Posts by Michaela Joy

    For those of you who grabbed the code in the previous post, you need an update.


    So I started to test the code and I found a few nasty bugs. Hotkeys mysteriously not firing, double commands after closing a dialog box.

    So I spent a few hours going over my design and I came to a realization:

    We need to use the KeyUp event as well as the KeyDown event. We need a way to signal the key handler code to ignore the next keydown / keyup events.

    But only when we are closing a dialog box whose close keystroke is the same as a Hot-key command.

    To start, just add this bool to the top of your form

    1. private bool ProcessingCmd = false;

    Now, here's the new Keydown Event code

    And now... the KeyUp event handler.

    Here's the KeyPress handler, just for completeness...

    Csharp: scintilla KeyPress event Handler
    1. private void TextEditor_KeyPress(object sender,KeyPressEventArgs e)
    2. {
    3. if (char.IsControl(e.KeyChar) == true)
    4. e.Handled = true;
    5. else if (blockCharPress == true)
    6. {
    7. e.Handled = true;
    8. blockCharPress = false;
    9. }
    10. }

    Hi All,

    There are times when I needed to get input from the user, but I didn't want to build a custom dialog box.

    So I came up with a simple solution:


    To use this, you will need to add the following two lines:

    1. using System.Windows.Forms;
    2. using System.Globalization;

    You might also need to add System.Windows.Forms.Design.

    Use is simple.

    Hi All,

    One very nice feature in an application is the ability to respond to keyboard chords. An example of the use of this technique is Visual Studio.

    To toggle regions , you would press <Ctrl+M>,'M'.

    In this post, I'm going to share a (fairly) simple technique to do exactly this. My approach lends itself to being able to be loaded from / saved to an XML file.

    So let's create a list of hotkeys. Let's first start with the definition of a hotkey. For simplicity's sake, I only allowed the second part of the key chord to be a character without a control modifier.

    We'll start with an object that encapsulates a KeyCode, Modifier pair.

    As you can see, the KeyCode and Modifier properties are read only, being set when the object is created.

    Now, let's create a HotKey object.

    Something worth mentioning is the HasCond property. I use it when close program is called,

    because I allow the program to be closed with the <Esc> key.

    If you compile this, you'll get a compiler error. That's because you need to create an enumeration that describes all of the commands that you wish to associate to a hotkey.

    This is what my enum looks like. I'm currently building an editor that uses the ScintillaNET control. Of course, you'll have to add your own definitions.

    Csharp: MJEditorCmds enum
    1. public enum MJEditorCmds {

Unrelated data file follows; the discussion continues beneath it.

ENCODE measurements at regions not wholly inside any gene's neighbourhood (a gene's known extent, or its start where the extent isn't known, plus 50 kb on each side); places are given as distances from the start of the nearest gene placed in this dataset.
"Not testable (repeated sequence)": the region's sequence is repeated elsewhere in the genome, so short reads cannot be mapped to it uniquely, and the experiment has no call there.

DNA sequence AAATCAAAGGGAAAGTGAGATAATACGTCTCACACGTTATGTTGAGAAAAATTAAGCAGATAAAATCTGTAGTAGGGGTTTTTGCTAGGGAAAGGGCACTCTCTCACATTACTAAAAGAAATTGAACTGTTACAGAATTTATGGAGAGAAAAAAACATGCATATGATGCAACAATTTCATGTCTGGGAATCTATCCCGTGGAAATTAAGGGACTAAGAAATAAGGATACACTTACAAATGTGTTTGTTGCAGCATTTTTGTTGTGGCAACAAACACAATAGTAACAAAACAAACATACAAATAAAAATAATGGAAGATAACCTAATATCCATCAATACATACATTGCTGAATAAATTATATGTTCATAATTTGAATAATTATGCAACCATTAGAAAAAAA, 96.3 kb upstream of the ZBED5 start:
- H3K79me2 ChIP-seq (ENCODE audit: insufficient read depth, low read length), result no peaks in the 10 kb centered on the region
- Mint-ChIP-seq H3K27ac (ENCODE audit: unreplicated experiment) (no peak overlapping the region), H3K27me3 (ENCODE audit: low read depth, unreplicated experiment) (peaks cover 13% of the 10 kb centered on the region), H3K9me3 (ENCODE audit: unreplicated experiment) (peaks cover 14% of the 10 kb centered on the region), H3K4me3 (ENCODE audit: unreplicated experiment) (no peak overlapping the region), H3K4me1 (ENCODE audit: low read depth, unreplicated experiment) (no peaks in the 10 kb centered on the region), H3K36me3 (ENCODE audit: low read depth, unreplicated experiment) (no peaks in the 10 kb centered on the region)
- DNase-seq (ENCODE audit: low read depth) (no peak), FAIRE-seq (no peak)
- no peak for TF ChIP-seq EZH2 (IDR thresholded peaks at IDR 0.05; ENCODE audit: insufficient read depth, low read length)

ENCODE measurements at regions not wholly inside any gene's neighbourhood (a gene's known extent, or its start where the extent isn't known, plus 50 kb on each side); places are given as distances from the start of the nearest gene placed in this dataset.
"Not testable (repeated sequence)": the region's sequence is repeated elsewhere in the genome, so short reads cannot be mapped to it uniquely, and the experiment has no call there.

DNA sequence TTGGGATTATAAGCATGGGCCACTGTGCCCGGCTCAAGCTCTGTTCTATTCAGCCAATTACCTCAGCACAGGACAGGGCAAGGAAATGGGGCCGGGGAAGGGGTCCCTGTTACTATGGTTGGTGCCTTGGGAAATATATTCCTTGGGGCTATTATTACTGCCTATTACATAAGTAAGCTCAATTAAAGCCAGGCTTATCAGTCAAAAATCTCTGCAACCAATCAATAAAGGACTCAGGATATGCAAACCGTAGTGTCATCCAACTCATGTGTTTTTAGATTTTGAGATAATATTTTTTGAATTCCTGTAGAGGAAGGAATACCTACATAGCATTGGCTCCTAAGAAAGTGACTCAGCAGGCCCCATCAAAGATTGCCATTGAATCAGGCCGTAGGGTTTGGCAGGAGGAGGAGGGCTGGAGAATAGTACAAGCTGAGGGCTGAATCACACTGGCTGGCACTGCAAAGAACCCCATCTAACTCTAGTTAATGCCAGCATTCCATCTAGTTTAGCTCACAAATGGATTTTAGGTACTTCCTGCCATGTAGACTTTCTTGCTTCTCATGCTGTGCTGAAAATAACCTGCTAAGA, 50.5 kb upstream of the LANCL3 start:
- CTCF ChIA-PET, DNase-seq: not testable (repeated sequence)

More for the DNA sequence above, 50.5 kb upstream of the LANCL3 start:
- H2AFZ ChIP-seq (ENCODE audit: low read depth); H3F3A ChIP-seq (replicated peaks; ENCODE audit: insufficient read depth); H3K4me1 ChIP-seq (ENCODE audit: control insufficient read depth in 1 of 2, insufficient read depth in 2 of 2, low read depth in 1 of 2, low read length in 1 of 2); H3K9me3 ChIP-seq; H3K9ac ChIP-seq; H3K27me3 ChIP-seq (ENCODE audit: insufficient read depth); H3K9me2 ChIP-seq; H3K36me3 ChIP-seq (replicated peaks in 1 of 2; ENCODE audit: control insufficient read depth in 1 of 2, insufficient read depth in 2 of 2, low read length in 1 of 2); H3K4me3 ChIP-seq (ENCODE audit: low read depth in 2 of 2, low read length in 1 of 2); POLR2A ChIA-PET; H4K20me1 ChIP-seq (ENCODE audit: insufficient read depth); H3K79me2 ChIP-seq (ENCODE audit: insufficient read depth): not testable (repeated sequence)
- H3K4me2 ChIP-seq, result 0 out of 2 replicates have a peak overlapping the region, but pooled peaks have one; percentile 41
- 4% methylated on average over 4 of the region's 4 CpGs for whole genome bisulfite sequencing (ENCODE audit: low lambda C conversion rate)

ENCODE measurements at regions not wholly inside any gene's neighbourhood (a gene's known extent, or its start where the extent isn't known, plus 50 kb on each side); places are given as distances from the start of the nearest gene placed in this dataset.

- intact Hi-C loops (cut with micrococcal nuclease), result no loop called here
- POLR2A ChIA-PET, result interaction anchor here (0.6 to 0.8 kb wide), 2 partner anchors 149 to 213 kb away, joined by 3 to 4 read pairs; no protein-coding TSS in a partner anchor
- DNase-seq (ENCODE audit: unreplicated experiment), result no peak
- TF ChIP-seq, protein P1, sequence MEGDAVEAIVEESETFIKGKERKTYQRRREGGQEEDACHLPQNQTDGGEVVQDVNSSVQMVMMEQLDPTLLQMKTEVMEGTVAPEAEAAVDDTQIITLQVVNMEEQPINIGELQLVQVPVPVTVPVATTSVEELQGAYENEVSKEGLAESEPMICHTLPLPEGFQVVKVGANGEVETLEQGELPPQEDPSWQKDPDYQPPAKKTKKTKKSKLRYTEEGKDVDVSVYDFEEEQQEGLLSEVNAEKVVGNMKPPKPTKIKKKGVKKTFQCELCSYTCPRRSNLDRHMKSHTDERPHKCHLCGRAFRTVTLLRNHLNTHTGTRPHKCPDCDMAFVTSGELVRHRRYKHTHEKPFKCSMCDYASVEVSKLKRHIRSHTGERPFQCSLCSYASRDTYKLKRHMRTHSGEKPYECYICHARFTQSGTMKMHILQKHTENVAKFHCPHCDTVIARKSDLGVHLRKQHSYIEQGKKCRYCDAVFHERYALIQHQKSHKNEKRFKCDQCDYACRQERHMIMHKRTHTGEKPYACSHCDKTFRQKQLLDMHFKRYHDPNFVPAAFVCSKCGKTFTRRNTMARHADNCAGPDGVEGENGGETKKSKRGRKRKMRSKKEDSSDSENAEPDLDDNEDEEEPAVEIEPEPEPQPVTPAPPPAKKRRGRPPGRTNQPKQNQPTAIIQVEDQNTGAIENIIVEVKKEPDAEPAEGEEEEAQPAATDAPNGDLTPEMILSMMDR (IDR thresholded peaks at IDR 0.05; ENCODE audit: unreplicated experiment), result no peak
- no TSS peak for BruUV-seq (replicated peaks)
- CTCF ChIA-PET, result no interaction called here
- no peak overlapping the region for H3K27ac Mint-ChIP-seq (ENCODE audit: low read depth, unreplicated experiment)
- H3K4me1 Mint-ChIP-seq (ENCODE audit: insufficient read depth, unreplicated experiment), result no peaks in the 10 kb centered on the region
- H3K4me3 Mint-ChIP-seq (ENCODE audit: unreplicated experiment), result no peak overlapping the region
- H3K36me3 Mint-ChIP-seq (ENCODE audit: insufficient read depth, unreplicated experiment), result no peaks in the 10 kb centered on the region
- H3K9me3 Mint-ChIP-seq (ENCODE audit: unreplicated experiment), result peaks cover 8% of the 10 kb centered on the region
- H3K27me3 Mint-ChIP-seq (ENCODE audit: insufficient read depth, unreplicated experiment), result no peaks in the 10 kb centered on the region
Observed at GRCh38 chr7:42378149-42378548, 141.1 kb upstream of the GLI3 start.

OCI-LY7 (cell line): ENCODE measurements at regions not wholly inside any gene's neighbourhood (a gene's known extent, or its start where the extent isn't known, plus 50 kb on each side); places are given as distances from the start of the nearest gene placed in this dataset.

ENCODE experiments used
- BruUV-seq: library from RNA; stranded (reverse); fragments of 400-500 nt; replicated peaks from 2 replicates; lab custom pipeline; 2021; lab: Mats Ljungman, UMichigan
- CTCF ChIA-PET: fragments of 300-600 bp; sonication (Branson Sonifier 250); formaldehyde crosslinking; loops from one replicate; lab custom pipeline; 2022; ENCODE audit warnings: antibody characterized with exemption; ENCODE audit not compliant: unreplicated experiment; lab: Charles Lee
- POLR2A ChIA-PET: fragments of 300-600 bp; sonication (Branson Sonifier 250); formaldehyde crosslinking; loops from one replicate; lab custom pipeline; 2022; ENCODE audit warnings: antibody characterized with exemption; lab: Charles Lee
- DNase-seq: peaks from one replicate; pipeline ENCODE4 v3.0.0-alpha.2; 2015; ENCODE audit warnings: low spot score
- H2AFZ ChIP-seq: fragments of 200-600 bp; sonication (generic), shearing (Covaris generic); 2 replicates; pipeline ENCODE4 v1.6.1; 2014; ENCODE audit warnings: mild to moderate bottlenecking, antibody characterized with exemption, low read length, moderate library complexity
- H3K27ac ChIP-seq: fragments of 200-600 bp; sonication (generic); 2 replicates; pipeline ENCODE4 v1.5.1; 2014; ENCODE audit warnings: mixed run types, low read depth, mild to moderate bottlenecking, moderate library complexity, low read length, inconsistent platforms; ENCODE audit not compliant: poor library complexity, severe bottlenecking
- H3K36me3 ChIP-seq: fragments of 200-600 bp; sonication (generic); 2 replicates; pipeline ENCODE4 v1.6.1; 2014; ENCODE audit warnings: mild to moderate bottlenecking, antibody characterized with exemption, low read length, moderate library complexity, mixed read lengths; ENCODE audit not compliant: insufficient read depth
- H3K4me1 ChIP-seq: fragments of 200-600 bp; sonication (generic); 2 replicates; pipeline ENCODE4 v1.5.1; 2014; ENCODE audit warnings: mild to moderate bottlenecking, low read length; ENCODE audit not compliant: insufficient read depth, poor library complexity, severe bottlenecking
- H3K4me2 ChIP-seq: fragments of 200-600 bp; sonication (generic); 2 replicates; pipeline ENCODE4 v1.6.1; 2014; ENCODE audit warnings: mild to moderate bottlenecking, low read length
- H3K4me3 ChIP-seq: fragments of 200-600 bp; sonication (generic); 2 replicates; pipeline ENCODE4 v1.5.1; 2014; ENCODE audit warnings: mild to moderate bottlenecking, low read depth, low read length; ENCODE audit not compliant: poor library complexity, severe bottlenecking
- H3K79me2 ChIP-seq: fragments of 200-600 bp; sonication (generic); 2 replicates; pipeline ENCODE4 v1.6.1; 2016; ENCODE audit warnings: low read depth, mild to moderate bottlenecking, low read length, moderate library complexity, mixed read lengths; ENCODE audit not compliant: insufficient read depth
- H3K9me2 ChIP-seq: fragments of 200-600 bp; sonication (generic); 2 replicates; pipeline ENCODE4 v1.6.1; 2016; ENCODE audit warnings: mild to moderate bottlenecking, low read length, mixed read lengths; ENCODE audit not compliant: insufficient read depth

2. ecEmpty = 0,ecGotoBookmark0 = 1,ecGotoBookmark1 = 2,ecGotoBookmark2 = 3,ecGotoBookmark3 = 4,ecGotoBookmark4 = 5,
    3. ecGotoBookmark5 = 6,ecGotoBookmark6 = 7,ecGotoBookmark7 = 8, ecGotoBookmark8 = 9,ecGotoBookmark9 = 10,
    4. ecToggleBookmark0 = 11,ecToggleBookmark1 = 12,ecToggleBookmark2 = 13,ecToggleBookmark3 = 14,ecToggleBookmark4 = 15,
    5. ecToggleBookmark5 = 16,ecToggleBookmark6 = 17,ecToggleBookmark7 = 18,ecToggleBookmark8 = 19,ecToggleBookmark9 = 20,
    6. ecToggleBraceMatching = 21,ecToggleParenMatching = 22,ecFileNew = 23,ecFileOpen = 24,ecFileSave = 25,ecFileSaveAs = 26,
    7. ecExitProgram = 27,ecRedo = 28,ecUndo = 29,ecCut = 30,ecCopy = 31,ecPaste = 32,ecFindFirst = 33,ecReplaceFirst = 34,
    8. ecFindReplaceNext = 35,ecInvokeSettings = 36
    9. }

    Now, let's create a hotkey list. Here's my original code. Take a look at the first two definition. The first is a private declaration of our hotkey list.

    The second is a public indexer property. Quite useful if you need to access the object as an array. In this case, it's readonly, but you could easily

    add an on changed event and create a property writer. I'll demonstrate that technique in a post about the color combo box.

    Okay. Now, we have a list of hotkeys. To use them, we need to override both the keydown and keypress event of our form.

    We also need to define a subroutine that will process the Editor command and execute the function, and a bool that will be used to suppress the

    extra keystroke produced when the chord (second) key is pressed.

    Here's the code to do that. I have made significant changes to the way I handle the key events.

    You can find them in this post.

    [C#,.NET] Building a better key handler - Revisited

    Here are the menu events from my form main menu.

    Hi Again,

    In this post, I'm going to talk a little about color formats, and how to do conversions between them. There are a number of color formats,

    some of which only make sense in certain environment. RGBA is a color format that is best suited for digital display devices, in that it provides

    an exact value to display. What you provide is what you get.

    Compare that to HSL, where certain HSL values do not exactly map into the RGBA color space, and vice-versa.

    This can be a problem for graphics designers; you have to know all of the little nuances, and how to get as close as you can to the real color.

    This is the reason I designed MJLoupe. The main lesson I learned here was how little I know about color formats.

    In a previous post, I talked about how RGBA roughly descends from a Windows COLORREF. It is a 32 bit unsigned integer, consisting of 4 bytes. ("AA RR GG BB") In C#, this corresponds to a UInt32.

    Before we can convert this color value to a different format, we must break this number into the 4 bytes that correspond to the Red, Green, Blue, and Alpha values.